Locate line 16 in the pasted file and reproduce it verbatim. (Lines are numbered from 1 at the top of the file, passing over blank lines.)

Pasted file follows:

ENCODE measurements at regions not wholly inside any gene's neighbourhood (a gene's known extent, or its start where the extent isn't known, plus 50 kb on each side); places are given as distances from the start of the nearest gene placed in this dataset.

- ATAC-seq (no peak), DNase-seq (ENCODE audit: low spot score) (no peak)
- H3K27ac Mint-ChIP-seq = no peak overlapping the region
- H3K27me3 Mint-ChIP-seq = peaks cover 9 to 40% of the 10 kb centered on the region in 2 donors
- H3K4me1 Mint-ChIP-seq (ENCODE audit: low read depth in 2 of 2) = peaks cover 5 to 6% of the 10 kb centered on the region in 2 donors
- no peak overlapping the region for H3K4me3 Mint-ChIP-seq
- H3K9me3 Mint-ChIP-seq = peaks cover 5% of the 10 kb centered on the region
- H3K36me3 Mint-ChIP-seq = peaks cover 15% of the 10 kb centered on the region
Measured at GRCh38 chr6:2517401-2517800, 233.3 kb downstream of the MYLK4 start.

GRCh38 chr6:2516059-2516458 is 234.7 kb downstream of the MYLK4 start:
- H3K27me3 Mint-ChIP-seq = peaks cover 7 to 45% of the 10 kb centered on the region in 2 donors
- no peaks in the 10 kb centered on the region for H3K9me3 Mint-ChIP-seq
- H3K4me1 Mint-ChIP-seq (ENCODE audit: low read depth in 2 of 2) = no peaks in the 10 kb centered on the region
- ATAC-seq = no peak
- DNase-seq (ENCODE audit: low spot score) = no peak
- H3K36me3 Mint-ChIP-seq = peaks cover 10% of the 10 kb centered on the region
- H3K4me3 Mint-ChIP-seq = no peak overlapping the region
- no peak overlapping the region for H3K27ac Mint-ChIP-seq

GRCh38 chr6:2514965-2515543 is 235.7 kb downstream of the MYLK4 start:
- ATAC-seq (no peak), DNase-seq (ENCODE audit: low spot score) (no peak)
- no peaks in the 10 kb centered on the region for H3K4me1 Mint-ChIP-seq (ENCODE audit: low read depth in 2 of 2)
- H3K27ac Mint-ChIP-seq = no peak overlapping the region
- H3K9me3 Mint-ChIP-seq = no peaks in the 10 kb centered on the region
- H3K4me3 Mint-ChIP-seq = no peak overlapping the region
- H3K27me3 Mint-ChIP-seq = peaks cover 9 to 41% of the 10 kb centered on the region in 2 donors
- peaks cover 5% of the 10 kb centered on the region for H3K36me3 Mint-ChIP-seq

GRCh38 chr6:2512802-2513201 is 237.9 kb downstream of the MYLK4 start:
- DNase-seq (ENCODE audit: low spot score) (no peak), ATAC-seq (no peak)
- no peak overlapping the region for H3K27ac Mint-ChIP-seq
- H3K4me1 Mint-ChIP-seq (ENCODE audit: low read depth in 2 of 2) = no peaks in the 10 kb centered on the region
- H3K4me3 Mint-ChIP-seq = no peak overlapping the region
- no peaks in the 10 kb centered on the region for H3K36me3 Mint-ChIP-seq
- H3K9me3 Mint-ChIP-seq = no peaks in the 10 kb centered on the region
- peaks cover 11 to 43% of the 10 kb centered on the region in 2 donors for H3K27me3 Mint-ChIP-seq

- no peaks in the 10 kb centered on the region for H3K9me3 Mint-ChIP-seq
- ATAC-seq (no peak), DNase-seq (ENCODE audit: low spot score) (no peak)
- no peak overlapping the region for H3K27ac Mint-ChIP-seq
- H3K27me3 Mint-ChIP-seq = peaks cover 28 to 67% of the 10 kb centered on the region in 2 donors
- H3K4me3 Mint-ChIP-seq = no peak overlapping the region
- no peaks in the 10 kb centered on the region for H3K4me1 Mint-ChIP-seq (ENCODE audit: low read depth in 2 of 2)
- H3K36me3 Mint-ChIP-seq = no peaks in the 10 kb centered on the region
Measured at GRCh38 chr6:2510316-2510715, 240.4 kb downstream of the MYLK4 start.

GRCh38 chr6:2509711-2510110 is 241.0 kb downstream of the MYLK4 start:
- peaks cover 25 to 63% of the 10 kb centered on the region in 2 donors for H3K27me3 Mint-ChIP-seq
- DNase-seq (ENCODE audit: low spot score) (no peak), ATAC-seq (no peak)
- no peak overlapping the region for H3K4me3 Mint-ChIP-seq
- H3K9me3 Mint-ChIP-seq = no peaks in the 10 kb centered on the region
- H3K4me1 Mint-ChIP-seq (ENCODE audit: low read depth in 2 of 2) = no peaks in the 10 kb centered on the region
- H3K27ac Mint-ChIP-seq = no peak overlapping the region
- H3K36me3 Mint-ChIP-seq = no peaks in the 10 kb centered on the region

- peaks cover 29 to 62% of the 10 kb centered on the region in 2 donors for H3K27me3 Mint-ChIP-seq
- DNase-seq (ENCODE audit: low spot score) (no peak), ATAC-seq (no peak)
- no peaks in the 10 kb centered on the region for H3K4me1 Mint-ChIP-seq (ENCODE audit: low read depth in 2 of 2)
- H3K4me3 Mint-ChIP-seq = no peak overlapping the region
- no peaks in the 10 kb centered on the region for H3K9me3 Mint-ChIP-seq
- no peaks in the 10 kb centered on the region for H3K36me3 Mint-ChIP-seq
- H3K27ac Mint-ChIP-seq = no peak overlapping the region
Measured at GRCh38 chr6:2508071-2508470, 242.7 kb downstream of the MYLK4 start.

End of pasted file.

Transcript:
- H3K36me3 Mint-ChIP-seq = peaks cover 10% of the 10 kb centered on the region